Is Your Adaptive Learning Tool Safe?
More and more, today’s personalized learning initiatives in K–12 are being driven by data. These adaptive learning initiatives, which use data sets and complex algorithms to more finely tune instruction, have become so popular that school districts report spending $41 million on them in the past two years.
With these tools using so much data, protecting it is top of mind for school administrators. New research from University of Colorado’s National Education Policy Center (NEPC) calls for better regulations regarding the algorithms used in personalized learning and collection and storage of student data, Education Week reports.
“Decision makers should not rely on industry self-regulation to protect children’s privacy and the quality of their education,” reads the report.
Best Practices for Protecting Student Data
The first step in protecting student data is ensuring compliance with privacy regulations. While schools can disclose student data to third parties, they can only do so when it will help with education and when the parents have been notified how the data will be used.
When choosing a third-party vendor or new tech tool, administrators can evaluate its privacy factors by checking the Student Privacy Pledge or Common Sense Media’s Privacy Evaluations.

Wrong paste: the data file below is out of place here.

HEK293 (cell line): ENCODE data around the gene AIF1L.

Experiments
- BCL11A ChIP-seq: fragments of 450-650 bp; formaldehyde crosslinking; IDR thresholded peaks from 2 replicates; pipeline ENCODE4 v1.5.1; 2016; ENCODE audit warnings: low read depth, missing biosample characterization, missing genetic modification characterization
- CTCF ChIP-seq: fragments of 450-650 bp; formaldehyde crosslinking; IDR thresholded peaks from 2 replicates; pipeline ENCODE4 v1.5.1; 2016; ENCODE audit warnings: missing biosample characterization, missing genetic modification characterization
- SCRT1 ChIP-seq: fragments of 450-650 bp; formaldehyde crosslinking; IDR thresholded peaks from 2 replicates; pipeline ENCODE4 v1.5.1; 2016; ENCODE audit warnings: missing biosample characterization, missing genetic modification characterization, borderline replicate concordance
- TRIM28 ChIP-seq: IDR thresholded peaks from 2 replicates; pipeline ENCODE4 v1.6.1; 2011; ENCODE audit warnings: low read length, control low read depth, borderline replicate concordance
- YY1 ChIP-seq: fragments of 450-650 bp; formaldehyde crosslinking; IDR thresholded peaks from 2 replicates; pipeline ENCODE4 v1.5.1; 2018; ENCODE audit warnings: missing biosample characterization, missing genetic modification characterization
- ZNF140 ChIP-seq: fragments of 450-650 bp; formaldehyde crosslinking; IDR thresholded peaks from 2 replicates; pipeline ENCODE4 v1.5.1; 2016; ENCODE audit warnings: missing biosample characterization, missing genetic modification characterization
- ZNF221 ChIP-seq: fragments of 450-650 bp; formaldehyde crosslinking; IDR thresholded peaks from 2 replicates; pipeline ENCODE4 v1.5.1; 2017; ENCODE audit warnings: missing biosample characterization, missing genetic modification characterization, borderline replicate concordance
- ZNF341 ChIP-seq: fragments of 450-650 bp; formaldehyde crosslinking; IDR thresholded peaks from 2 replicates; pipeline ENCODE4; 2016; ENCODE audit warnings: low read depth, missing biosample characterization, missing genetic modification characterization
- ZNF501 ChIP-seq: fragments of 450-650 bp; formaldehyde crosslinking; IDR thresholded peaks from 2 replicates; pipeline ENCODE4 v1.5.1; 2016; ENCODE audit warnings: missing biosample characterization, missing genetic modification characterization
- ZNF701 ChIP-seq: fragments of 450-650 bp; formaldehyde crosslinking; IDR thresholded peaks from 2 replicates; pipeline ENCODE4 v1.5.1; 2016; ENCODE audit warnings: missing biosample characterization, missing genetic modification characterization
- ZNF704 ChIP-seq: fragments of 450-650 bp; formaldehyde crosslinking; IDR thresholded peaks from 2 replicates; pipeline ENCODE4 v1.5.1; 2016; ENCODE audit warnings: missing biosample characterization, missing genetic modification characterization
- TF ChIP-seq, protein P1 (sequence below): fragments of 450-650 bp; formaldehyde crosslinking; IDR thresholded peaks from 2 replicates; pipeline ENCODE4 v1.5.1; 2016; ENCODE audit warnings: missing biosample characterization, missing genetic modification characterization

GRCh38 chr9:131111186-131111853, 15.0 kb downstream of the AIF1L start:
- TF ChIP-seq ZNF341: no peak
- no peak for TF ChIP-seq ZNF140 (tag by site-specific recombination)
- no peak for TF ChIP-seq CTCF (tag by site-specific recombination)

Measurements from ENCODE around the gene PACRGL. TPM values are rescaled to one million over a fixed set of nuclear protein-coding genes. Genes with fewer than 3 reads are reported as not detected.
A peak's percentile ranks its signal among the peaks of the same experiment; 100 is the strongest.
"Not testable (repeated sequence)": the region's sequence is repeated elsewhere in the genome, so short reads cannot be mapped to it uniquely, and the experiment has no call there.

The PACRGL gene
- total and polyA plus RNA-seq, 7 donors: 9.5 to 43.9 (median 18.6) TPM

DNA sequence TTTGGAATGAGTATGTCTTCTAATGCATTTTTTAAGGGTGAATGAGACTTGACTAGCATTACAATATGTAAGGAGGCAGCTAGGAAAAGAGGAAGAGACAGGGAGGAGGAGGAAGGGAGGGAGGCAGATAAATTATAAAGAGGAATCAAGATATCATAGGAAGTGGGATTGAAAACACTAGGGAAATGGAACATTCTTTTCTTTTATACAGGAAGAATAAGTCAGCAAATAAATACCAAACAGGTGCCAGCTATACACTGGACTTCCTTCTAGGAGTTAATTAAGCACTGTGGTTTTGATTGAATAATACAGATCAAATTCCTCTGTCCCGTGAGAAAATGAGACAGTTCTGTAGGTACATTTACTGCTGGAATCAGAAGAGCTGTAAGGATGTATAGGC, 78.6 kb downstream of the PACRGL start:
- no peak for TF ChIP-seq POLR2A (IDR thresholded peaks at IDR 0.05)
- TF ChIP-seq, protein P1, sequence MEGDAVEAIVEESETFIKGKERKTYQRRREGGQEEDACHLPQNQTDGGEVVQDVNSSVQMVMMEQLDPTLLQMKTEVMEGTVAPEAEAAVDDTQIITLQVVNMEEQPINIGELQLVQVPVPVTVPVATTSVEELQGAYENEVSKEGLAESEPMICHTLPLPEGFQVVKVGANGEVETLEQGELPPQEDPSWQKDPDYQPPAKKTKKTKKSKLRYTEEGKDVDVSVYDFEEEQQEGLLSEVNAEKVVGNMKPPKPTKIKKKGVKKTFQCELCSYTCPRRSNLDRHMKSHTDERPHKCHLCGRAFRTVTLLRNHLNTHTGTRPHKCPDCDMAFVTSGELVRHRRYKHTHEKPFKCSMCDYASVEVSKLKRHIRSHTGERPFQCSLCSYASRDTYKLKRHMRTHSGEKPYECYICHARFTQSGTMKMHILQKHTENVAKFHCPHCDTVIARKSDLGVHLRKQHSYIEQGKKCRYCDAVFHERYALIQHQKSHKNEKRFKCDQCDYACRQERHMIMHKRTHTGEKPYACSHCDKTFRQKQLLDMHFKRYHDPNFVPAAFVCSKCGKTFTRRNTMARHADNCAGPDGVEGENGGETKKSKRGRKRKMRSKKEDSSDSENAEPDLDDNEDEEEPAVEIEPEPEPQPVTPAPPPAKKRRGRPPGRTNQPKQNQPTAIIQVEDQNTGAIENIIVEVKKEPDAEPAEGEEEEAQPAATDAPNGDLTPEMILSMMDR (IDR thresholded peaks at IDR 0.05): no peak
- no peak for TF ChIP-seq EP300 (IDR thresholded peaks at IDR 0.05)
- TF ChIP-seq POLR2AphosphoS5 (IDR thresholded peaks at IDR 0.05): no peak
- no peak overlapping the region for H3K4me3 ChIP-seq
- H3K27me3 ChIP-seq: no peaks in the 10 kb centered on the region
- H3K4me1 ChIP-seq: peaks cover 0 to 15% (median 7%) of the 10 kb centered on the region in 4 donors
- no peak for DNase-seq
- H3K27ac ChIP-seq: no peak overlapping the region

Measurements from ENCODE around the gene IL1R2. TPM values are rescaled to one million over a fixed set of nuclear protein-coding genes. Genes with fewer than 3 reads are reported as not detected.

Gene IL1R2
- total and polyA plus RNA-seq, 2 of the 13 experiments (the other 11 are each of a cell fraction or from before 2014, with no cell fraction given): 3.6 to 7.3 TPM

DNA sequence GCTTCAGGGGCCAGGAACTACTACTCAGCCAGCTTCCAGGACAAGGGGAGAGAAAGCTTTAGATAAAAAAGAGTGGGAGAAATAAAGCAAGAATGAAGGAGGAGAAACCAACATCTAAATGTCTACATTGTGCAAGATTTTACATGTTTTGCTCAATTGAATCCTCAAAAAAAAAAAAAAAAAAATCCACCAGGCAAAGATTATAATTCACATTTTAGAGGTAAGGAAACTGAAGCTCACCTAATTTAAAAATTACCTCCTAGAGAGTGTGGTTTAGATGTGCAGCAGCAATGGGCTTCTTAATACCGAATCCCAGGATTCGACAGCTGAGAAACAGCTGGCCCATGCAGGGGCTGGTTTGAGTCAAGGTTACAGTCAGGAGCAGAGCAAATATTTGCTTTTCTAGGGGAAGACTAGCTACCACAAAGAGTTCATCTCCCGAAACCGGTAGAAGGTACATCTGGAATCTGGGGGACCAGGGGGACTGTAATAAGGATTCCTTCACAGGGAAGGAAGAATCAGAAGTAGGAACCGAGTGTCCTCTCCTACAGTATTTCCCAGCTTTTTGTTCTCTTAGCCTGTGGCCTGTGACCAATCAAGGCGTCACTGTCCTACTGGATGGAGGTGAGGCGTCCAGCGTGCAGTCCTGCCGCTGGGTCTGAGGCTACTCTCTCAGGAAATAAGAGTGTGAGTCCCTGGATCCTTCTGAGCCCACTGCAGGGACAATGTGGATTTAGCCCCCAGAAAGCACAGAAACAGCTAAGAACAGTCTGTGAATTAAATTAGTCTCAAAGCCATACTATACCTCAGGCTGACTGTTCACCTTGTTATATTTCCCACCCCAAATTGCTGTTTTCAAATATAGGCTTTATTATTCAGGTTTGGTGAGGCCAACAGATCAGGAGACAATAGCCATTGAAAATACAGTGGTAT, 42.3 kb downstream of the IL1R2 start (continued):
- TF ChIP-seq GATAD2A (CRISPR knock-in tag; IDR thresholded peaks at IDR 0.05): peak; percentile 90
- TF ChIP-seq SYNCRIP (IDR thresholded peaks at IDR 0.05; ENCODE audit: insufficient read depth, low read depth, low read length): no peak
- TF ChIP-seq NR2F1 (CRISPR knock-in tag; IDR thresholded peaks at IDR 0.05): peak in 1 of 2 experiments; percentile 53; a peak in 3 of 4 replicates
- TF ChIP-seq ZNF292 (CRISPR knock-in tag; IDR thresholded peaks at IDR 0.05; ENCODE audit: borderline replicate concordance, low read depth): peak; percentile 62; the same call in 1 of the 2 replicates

After making sure the education tool is legitimate, tech like Windows Information Protection (WIP) can let educators and administrators restrict which apps and tools can access school data and how that data can be used.
“As a transparent protection for district files, WIP provides a seamless end-user experience on any Microsoft Windows 10-based device, unlike third-party products that require users to switch modes when working with sensitive data,” writes tech consultant Russell Smith on EdTech.
While WIP is protecting student data, it’s also accessible for those who need it and IT administrators can “enlighten” apps with which data can be shared.
When using adaptive learning tools specifically, NEPC suggests that algorithms that power education software need to be open to examination by educators and researchers, so they can see exactly how data is being used. If algorithms are disclosed, NEPC says school districts can make sure that student data is being used to help students and not to make a profit.